With this issue of the Quarterly we follow America’s presidents to sea, where so many chapters of White House history have been written. Sailing on the Mayflower, the Sequoia, the Potomac, and other vessels both official and private, our presidents have carried the burdens of the White House out over the horizon. They have sought peace at sea, relaxed, dined, and celebrated at sea, and mourned tragedies at sea. As this issue goes to press, November 22, 2023, the sixtieth anniversary of the assassination of President John F. Kennedy, approaches. Reflections on his lifelong connections to the sea are threaded through the issue, and it is fitting that his words—“we are tied to the ocean”—are quoted on our cover. They set the stage for the articles to follow.
From George Washington’s crossing of the Delaware to Joe Biden’s sojourns to Rehoboth, Kenneth T. Walsh’s opening survey reveals the significance of “time on the water” for the presidents.
Historian Matthew Goetz reminds us that it was at the urging of future president George Washington that the Continental Congress established the navy. By the twentieth century, the small force of “civilian fishing vessels” that Washington commissioned had grown into the
world’s greatest navy. Among the U.S. Navy’s mid-century sailors committed to defending democracy and safeguarding freedom were six future presidents whose service is recounted by Stewart D. McLaurin in his Quarterly Reflections.
“You have to go a long way off to see things in their true perspective,” observed President Franklin D. Roosevelt, who spent more time at sea than any other president. Author James Fortuna explains that, whether for diplomacy, statecraft, or recreation, FDR, who filled his Private Quarters in the White House with nautical paintings and model ships, considered sailing an “absolute necessity.” On many of these excursions FDR was joined by his military aide William Rigdon, who described the role as “the best duty I ever had.” Author Mary Jo Binker traces Rigdon’s adventures with the president.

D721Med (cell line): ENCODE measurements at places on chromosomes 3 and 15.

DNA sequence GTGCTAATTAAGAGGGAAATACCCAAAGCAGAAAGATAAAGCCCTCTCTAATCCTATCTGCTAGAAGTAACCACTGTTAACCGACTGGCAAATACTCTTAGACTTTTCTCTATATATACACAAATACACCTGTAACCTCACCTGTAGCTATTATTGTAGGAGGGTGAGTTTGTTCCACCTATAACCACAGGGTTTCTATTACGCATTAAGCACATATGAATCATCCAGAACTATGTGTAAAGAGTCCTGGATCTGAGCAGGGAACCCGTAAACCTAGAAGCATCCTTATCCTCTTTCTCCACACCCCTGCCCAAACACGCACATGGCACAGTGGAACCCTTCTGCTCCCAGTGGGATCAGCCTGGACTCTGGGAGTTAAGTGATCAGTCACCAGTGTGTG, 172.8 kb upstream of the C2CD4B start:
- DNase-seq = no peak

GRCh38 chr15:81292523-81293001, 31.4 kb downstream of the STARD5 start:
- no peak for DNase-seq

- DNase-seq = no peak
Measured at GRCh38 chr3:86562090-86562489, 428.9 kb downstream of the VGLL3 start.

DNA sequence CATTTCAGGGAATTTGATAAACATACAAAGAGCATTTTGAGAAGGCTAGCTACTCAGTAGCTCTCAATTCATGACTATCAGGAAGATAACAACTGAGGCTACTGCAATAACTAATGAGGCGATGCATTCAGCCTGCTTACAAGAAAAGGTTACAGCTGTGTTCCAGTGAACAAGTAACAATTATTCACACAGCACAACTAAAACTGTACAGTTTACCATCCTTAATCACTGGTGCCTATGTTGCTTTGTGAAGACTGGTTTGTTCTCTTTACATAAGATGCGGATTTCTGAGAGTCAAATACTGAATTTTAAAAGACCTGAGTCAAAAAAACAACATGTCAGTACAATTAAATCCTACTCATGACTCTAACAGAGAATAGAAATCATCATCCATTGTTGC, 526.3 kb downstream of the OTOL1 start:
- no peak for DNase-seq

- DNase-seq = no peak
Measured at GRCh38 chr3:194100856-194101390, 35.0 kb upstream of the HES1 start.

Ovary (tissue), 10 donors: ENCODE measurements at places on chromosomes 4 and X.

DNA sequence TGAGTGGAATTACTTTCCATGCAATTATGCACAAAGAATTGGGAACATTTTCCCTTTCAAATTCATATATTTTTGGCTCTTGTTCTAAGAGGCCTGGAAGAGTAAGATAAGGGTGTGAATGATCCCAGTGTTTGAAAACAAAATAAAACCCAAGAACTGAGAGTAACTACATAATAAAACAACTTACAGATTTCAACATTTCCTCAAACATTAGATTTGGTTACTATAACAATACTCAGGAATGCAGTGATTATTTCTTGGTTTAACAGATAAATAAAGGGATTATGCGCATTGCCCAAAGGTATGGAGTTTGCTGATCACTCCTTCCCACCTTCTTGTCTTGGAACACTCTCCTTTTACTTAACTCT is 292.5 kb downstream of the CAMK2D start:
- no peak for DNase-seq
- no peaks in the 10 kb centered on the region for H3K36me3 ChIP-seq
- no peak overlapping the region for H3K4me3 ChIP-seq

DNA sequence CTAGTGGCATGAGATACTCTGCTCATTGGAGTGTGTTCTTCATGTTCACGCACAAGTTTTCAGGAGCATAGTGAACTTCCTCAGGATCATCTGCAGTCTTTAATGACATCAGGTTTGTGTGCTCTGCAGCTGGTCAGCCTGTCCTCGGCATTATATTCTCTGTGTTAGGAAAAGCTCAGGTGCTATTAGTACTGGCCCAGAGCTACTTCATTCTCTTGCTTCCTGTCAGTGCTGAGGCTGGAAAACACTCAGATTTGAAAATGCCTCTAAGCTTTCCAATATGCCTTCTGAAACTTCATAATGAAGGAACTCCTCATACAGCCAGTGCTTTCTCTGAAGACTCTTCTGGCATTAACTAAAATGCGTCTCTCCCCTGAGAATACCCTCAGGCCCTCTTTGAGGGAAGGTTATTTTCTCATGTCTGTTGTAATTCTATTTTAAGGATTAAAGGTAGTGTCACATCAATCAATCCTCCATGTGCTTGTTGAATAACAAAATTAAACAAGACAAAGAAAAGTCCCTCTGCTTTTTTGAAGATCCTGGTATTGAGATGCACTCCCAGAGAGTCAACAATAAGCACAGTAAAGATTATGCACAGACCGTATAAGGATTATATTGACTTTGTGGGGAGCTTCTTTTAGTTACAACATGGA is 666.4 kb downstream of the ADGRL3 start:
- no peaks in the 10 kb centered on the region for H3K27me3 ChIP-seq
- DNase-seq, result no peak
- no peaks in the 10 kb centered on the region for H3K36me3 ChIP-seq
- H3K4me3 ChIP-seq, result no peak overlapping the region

Although the sea can bring true comfort to the presidents, it has at times also bought great sorrow. Matthew Costello takes us back to the sinking of the Titanic in 1912, which took the life of President William Howard Taft’s trusted adviser Major Archibald Butt. A hero in death, Butt, poignantly eulogized by Taft himself, is remembered today by a monument just south of the White House in the President’s Park.
Back on dry land at the White House, reminders of the sea are close at hand. Former White House curator Lydia Tederick presents a selection of the coastal paintings in the White House Collection that can quickly transport the president back to the water through the eyes of the nation’s most accomplished artists. Many presidents have included nautical references in the decor of their workspace, and in recent decades the Oval Office has been furnished with the famous Resolute Desk. Ornately carved from the timbers of the British exploring vessel HMS Resolute, it was given by Queen Victoria to President Rutherford B. Hayes in 1880. Once trapped in Arctic ice, the salvaged oak from which the president conducts the business of the nation provides a tangible connection to the sea.
Culinary historian Alex Prud’homme shares two stories of presidential dining at sea. For Calvin Coolidge, dinner at sea was often on the Mayflower in the form of an early version of “Asian fusion,” prepared by navy steward and chef Lee Ping Quan. For Kennedy, it was on May 29, 1963, what turned out to be his last birthday, when his closest friends and family enjoyed roast fillet of beef with Dom Pérignon on the Sequoia.
With a focus on five chief executives—George Washington, Abraham Lincoln, Theodore Roosevelt, Woodrow Wilson, and Ronald Reagan—author Joel Kemelhor provides the first of what will be an ongoing review of ships named for the presidents. Beginning with a merchant vessel renamed Washington in 1775 and ending with the USS George Washington heading for Japan in 2024, Kemelhor documents their places in both nautical history and popular culture.